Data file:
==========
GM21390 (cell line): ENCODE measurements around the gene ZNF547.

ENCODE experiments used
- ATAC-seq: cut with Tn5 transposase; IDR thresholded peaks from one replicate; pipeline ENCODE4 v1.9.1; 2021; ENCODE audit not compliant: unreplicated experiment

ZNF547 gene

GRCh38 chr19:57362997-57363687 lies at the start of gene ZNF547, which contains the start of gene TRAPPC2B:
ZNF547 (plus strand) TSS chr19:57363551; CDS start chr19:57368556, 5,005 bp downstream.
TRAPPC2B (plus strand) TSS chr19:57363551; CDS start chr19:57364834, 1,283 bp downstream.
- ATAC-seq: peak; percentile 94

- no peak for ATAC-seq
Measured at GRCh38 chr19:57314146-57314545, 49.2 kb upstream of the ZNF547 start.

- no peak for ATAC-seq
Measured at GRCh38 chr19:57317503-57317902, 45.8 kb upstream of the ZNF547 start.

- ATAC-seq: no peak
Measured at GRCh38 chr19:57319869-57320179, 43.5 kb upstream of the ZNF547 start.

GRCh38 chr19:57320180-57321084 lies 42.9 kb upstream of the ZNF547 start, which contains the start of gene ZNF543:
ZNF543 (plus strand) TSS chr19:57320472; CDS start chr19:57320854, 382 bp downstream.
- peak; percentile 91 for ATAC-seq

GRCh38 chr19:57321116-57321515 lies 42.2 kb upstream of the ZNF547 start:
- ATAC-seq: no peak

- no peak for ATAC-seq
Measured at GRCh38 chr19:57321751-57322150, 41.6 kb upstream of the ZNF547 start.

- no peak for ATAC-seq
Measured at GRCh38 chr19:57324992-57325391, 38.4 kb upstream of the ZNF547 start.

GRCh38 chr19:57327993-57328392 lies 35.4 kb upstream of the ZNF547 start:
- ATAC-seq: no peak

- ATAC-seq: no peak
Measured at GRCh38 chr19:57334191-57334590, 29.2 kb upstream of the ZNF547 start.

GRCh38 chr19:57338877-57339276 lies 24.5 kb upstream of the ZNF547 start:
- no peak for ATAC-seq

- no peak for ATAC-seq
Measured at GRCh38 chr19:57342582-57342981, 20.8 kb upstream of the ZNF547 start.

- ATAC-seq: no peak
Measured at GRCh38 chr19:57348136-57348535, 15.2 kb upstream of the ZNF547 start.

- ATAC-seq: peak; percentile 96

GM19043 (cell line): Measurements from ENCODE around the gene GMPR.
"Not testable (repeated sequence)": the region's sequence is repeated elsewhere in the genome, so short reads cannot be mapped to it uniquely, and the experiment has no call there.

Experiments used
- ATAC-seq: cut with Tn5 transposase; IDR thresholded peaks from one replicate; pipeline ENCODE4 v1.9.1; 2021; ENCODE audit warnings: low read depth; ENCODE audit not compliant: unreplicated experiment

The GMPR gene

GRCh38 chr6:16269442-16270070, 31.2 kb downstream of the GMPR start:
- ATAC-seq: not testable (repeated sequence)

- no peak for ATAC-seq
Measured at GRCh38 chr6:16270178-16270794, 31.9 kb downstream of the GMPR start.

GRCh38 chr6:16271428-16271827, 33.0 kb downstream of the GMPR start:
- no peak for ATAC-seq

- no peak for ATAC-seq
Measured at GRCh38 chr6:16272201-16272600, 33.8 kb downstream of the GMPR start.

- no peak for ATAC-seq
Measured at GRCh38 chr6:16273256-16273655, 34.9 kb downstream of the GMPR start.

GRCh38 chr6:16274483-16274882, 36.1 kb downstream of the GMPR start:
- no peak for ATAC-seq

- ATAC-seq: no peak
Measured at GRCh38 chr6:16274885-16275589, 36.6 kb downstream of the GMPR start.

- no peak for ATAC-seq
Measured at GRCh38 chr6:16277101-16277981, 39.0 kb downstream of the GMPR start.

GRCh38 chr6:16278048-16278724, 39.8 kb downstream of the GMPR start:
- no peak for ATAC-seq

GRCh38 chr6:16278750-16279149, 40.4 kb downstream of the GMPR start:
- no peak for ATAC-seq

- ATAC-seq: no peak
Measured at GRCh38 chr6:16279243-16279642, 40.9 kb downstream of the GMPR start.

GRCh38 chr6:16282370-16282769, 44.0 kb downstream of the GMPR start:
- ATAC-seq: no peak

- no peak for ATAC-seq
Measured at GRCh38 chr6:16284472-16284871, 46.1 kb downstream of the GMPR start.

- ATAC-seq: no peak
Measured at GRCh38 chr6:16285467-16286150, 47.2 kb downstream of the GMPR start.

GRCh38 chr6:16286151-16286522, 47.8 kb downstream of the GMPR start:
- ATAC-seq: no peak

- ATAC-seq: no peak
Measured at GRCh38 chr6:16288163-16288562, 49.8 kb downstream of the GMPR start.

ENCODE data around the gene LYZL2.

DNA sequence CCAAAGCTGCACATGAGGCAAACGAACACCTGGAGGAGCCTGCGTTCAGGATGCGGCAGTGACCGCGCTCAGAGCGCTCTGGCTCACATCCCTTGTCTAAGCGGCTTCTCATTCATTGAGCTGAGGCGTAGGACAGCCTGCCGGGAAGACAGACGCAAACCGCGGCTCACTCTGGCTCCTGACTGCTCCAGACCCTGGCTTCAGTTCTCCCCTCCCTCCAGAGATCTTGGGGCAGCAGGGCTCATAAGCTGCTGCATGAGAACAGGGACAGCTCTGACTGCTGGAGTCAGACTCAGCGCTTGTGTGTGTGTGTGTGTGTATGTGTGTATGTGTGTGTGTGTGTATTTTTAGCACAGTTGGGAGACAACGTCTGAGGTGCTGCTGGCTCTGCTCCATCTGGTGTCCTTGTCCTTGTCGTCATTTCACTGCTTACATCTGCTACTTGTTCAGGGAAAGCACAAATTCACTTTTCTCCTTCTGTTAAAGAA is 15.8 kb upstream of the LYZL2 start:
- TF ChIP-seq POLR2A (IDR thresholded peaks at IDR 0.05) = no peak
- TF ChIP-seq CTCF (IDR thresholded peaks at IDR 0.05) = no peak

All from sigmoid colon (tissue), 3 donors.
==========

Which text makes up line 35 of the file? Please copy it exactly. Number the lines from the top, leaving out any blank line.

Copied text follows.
GM19043 (cell line): Measurements from ENCODE around the gene GMPR.